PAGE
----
The Chivalry ofSaint Joseph
Stratford Caldecott


"The first knight to serve the Queen of Heaven"1

The Gospels, of course, tell us very little explicitly about Mary's husband. According to Matthew 1:19, he was a "just man" – high praise in the Jewish tradition. He seems to have lived as a carpenter and craftsman (although some have said that the Aramaic word for "carpenter" can also mean "wise man"). He was not wealthy, at any rate, because he took to the Temple the two pigeons that were the offering of the poor (Luke 2:24). He was clearly a man of prayer, responsive to the will of God; and this will was revealed to him sometimes in dreams.

There is a sense in which Joseph is more hidden, more silent and more obscure even than Our Lady. No Father of the Church ever preached a homily on St Joseph, and apart from in seventh-century Egypt there was no feast dedicated to him throughout the first Christian millennium. Treatises on him only begin to appear from around 1500. Thereafter, devotion to Joseph becomes more common (with St Teresa of Avila in particular). But by that time a divergence had developed between Eastern and Western Christendom. Apocryphal writings such as the Protoevangelium had presented Joseph as an old man, a widower, as the time of his marriage to Mary. The Eastern writers tended to follow this tradition, which made it easier to explain Mary's perpetual virginity. As a result, they tended to portray Joseph as a "guardian" rather than a true "husband" of Mary. In the West, however, while St Jerome and St Augustine regarded Joseph as a virgin, Augustine in addition developed a strong argument in defence of the reality of his marriage to Mary, which became the basis for the Western tradition on St Joseph. This is cited approvingly by Pope John Paul II in his important 1989 Letter, Redemptoris Custos2.

Pope John Paul points out that, although Joseph was not the physical father of Jesus, he was in Jewish terms the true legal father, and therefore no mere "foster father" or "guardian" of the Holy Child (let alone "stepfather"). Joseph's doubts in Matthew 1:19-20 revolve around this very question of whether he has the right to be his father in the sense of giving the Child his name: the Angel assures him that this is indeed his role according to God's own plan – that he must complete the formalities of his marriage to Mary and name the Child Jesus. It is through him that God wishes Jesus to experience the relationship of son to father in a Jewish family.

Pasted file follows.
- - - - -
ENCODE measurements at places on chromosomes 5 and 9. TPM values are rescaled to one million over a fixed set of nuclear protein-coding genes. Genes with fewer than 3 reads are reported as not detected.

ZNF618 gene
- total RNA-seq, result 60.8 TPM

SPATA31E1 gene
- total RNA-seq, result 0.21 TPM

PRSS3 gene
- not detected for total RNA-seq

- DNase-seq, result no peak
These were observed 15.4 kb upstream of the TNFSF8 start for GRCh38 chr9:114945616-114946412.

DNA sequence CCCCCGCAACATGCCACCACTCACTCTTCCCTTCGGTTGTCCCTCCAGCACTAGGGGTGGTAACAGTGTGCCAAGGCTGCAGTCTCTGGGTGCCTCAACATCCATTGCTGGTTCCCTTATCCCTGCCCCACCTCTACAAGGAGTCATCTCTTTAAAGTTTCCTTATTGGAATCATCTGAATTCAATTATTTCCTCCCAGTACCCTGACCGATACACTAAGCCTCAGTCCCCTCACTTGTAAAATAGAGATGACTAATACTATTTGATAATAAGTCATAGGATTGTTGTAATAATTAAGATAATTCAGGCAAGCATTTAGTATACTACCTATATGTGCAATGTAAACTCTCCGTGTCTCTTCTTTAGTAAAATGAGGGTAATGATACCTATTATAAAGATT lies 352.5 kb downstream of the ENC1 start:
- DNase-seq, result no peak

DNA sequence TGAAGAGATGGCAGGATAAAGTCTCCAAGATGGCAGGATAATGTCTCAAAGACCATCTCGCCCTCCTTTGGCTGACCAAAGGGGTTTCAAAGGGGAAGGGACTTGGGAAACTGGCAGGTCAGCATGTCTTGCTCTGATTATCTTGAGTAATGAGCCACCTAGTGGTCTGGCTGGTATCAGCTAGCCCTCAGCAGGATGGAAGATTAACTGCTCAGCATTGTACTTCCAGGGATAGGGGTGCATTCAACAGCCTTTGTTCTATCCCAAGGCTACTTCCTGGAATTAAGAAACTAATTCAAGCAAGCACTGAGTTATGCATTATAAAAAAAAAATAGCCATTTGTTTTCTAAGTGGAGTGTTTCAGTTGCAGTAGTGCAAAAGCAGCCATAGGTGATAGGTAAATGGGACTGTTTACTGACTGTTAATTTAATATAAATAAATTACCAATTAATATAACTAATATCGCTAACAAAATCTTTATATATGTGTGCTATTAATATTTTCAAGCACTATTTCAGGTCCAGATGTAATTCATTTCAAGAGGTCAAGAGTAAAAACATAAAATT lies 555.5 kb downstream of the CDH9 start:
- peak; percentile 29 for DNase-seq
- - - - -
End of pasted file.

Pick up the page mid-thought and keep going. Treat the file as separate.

Of course, for us to call Joseph "Father of God" (as we call Mary "Mother of God") would invite misunderstanding, and the Church has always shied away from doing so. Andrew Doze, in a splendid book about this saint (Discovering St Joseph, St Paul Publications, 1993), names him delicately the "Shadow of the Father". More than a shadow, perhaps, he is a living icon of divine Fatherhood. At what stage the child Jesus was able to make the distinction in his own (human) mind between this visible father and the invisible Father that he himself came to earth to represent, we cannot say. Certainly by the age of twelve (Luke 2:50). Perhaps he was always aware of the difference – as one who venerates an icon is aware that the image is not the reality, however well and faithfully it leads one to contemplate the sacred Archetype.

This, then, is the saint whom the Church has identified as her supreme Patron and defender because he was the Protector of Jesus and Mary, and was united to them in a bond of love perfected in the image of the Holy Trinity (Redemptoris Custos, 19). God is not the God of the dead but of the living, and the saints live more intensely after death than before. Their role on earth gives just an indication of their mission in heaven. If Joseph protected the "hidden life" of his Son in the obscurity of Nazareth, even more does he protect the life of Jesus in the bosom of his family the Church. Nothing in the earthly history of Jesus is wasted, but the whole of his existence is raised up to heaven through the Resurrection. His earthly father, too, is lifted up. This justifies us in praying to him, and also in trying to understand the mystery he represents for us.

I want to approach this mystery under two main "headings", if you like. The first heading is Joseph as "Protector of the Inner Life" – and thus of the Blessed Virgin who contains and nourishes that life in us. This will lead us on to some consideration of the spirituality of St Joseph. Under the second main heading I will consider in more detail the whole concept of St Joseph's "Chivalry", and how it applies in today's world.

Protector of the Inner Life